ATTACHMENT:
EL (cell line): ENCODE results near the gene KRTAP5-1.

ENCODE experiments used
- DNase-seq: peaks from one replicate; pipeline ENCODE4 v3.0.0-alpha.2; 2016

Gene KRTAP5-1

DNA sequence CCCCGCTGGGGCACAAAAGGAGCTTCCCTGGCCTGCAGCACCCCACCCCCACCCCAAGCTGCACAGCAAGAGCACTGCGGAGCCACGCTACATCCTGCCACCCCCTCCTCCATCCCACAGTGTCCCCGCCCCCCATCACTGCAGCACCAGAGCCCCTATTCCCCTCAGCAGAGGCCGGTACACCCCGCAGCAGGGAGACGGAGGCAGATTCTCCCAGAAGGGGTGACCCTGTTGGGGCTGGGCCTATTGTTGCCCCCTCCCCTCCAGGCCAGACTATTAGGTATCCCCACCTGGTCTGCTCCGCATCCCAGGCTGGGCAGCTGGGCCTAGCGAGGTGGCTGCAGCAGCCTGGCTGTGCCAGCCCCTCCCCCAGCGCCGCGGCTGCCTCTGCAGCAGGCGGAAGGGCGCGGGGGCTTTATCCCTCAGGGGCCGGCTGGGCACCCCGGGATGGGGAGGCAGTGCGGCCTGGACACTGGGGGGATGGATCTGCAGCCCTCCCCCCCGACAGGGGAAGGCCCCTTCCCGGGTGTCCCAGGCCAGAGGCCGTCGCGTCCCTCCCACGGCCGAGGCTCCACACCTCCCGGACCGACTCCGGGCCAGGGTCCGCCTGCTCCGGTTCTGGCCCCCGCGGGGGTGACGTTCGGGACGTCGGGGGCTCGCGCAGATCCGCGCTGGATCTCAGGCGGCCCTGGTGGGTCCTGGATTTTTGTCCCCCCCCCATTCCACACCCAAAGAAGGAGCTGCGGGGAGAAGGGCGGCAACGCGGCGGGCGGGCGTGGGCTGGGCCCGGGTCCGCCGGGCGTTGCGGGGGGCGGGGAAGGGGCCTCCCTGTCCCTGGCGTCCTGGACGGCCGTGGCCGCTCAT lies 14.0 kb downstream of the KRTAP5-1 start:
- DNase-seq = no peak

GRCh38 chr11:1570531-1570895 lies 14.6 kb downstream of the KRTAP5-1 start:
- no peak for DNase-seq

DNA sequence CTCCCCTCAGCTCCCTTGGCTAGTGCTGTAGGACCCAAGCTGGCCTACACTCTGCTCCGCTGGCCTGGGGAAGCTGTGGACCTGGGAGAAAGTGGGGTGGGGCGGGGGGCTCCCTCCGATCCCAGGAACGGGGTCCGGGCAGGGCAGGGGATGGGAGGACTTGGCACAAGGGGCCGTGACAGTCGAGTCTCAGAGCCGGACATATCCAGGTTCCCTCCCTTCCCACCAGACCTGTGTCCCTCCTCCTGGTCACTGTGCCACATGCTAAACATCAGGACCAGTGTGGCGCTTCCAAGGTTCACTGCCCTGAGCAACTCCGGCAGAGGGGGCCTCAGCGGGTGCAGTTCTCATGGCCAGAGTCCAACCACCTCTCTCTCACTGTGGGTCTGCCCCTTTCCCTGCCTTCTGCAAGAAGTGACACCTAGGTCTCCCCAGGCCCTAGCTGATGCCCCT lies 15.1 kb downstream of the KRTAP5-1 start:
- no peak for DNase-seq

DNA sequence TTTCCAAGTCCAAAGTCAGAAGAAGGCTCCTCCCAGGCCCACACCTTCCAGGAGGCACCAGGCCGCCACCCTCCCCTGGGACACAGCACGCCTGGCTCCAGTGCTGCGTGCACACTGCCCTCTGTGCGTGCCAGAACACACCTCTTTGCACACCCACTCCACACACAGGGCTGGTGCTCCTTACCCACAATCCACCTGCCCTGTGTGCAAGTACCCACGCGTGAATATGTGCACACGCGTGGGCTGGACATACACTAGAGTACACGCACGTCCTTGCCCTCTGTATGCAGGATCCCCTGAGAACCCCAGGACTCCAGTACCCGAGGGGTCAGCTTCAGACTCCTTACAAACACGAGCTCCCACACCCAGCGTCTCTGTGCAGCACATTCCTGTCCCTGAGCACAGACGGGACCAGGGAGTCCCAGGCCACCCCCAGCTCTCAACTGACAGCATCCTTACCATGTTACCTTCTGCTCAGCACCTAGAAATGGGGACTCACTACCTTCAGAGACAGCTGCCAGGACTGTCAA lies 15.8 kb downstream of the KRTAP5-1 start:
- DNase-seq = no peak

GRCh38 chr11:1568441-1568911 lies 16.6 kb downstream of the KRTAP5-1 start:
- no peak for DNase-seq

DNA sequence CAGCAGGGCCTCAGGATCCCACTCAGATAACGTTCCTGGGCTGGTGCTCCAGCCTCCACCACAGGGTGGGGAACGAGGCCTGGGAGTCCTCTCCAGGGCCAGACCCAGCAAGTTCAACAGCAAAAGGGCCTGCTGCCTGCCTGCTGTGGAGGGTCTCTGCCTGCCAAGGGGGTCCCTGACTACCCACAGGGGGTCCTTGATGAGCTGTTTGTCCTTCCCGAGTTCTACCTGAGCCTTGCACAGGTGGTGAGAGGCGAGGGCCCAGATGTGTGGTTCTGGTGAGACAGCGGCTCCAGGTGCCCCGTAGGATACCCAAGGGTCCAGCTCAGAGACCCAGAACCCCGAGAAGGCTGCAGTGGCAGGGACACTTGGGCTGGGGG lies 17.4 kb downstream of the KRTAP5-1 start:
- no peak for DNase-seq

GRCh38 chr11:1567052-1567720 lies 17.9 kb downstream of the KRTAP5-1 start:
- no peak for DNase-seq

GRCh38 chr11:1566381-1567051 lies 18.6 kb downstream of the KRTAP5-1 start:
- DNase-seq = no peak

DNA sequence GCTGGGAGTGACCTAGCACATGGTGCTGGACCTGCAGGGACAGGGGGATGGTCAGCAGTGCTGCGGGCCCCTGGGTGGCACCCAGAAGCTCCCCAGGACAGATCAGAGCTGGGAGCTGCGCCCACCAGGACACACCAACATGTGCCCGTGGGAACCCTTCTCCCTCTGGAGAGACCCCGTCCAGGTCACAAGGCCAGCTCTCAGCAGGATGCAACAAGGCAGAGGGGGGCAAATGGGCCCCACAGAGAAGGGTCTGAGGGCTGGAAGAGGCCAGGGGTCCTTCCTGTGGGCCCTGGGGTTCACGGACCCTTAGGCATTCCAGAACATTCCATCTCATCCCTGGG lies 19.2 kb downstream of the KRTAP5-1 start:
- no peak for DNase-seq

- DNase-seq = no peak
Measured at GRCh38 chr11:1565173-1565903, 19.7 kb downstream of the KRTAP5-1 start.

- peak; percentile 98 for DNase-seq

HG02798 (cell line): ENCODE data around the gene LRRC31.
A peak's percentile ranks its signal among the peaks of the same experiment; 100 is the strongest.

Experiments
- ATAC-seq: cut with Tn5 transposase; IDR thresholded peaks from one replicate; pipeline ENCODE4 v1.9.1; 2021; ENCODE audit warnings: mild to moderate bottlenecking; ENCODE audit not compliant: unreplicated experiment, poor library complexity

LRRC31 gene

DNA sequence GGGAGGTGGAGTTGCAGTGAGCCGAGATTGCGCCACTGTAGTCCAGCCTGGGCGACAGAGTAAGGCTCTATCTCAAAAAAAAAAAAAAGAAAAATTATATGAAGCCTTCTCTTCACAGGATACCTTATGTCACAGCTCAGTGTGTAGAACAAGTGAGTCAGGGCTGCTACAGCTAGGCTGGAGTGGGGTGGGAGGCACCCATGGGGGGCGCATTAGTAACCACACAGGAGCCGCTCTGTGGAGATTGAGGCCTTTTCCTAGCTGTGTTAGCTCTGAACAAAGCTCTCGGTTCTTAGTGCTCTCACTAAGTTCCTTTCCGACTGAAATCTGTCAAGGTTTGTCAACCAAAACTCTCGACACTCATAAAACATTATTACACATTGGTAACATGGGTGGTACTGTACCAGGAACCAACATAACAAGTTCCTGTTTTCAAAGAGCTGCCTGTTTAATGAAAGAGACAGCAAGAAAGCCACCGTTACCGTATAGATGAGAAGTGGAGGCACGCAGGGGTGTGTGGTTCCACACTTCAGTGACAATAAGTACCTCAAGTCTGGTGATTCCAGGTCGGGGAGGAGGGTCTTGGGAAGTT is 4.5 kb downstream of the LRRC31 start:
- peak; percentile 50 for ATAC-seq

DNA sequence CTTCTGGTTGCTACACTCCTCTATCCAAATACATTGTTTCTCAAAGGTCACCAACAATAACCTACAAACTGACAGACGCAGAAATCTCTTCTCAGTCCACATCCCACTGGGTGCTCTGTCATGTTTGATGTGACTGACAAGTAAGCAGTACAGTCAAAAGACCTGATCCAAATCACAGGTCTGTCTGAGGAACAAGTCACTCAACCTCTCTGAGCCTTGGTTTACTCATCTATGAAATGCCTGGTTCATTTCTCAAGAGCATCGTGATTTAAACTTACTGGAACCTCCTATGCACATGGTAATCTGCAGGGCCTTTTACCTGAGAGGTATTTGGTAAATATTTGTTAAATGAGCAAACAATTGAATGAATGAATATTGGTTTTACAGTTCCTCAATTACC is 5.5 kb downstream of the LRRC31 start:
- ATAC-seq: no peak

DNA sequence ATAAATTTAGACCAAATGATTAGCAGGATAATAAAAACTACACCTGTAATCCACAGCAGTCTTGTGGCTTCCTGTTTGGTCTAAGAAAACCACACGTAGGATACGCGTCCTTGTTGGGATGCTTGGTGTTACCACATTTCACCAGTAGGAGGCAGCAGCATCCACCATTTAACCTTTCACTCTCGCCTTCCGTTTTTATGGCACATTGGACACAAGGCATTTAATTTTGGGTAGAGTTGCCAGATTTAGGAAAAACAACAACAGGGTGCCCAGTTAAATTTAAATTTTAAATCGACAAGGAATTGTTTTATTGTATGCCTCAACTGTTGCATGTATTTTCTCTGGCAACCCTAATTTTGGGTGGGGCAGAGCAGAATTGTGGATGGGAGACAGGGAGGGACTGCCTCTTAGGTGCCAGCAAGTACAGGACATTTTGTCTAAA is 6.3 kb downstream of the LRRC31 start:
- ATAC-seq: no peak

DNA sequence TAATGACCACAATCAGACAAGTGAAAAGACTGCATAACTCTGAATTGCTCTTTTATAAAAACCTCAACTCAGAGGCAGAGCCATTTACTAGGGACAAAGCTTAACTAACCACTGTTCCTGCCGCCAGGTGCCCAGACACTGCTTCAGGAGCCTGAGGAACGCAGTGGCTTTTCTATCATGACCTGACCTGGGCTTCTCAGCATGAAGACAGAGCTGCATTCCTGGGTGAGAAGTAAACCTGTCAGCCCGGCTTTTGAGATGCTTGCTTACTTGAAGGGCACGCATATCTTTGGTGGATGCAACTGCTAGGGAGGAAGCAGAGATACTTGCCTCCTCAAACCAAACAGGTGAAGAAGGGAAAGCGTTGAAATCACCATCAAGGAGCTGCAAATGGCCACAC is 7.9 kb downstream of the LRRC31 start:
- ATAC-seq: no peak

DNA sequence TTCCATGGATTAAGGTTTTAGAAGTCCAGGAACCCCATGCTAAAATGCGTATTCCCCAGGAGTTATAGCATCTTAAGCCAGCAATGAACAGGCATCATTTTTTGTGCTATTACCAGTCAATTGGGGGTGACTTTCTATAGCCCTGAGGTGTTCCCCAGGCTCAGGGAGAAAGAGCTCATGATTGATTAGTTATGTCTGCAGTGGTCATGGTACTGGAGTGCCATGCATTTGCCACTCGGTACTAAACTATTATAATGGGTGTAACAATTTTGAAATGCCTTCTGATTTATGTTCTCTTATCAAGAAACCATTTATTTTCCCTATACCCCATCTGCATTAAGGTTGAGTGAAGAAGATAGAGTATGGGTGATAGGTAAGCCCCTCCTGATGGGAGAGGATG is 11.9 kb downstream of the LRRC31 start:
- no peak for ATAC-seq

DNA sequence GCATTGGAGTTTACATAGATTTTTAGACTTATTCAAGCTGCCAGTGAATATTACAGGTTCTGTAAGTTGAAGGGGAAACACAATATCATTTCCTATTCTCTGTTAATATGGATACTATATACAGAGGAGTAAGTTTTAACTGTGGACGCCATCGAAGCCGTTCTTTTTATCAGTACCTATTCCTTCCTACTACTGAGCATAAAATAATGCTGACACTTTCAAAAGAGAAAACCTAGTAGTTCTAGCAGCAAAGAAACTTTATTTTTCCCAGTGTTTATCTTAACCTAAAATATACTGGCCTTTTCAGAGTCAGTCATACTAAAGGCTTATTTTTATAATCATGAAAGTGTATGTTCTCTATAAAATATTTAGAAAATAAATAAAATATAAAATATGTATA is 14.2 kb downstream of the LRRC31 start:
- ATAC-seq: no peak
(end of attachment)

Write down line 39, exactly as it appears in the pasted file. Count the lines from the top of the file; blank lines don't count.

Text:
DNA sequence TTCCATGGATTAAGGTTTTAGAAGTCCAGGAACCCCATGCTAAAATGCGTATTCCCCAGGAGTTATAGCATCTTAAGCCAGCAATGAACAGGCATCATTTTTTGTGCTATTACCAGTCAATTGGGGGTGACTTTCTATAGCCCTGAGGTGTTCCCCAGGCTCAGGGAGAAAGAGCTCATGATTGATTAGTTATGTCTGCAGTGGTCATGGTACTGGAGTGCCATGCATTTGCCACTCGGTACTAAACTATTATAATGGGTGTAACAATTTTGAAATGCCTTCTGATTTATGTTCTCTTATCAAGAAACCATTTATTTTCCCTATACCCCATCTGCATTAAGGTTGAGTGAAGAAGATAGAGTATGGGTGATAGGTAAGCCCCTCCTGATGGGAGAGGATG is 11.9 kb downstream of the LRRC31 start: